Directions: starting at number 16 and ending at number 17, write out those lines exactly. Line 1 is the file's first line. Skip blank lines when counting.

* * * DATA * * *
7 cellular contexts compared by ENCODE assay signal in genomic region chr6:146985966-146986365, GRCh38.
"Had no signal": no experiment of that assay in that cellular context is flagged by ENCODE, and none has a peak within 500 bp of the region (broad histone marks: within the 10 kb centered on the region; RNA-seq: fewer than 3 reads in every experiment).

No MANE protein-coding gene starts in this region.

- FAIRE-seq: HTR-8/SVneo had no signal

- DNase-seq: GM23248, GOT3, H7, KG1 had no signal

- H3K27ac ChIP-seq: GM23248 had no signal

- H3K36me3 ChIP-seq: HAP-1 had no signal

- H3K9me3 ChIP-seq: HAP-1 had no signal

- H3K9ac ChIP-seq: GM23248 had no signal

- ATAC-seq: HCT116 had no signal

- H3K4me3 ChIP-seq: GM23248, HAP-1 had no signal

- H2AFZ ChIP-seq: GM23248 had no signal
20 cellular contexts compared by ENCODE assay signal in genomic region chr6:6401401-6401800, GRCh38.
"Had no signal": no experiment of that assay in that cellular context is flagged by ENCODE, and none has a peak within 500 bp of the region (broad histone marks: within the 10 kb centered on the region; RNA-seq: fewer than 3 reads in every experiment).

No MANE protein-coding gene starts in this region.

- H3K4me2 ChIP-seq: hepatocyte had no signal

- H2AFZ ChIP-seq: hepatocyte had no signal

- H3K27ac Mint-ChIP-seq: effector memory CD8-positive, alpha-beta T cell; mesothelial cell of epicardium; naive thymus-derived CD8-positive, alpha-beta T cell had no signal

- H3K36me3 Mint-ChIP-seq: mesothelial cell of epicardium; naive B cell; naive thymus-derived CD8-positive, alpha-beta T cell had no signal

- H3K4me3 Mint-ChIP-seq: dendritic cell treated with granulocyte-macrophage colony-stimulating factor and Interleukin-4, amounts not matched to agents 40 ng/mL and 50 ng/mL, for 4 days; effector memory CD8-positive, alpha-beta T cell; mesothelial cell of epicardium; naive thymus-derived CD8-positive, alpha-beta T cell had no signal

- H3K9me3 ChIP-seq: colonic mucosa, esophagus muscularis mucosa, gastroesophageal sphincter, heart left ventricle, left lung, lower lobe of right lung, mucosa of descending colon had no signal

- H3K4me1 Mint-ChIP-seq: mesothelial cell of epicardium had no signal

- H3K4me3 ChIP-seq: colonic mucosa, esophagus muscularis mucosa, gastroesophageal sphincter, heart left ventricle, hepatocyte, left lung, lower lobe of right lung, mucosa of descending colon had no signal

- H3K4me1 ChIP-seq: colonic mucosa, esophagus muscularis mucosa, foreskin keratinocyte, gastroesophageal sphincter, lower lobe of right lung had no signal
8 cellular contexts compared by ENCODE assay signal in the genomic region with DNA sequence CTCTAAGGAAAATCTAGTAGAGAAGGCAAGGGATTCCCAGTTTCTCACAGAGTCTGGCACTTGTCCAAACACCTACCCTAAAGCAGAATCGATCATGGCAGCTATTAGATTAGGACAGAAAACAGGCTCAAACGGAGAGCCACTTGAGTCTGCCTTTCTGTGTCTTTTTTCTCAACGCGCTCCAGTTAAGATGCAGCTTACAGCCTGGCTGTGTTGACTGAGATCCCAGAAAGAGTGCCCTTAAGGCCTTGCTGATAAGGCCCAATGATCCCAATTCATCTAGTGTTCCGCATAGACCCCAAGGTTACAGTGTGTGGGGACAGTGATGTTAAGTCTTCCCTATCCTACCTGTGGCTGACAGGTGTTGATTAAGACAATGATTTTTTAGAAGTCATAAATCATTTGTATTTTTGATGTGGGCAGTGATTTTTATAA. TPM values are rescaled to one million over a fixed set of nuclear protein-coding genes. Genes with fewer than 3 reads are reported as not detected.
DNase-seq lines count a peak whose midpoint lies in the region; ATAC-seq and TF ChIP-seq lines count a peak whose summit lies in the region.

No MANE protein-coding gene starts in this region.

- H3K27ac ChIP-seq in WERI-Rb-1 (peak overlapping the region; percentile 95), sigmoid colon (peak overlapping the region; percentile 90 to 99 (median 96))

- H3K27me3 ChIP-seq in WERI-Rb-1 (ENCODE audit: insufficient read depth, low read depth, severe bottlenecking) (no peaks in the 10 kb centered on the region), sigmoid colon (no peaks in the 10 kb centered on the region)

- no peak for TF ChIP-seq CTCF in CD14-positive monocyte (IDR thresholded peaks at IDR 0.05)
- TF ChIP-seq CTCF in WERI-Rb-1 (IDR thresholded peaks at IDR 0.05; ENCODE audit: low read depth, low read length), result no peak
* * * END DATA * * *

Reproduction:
- H3K4me2 ChIP-seq: hepatocyte had no signal

- H2AFZ ChIP-seq: hepatocyte had no signal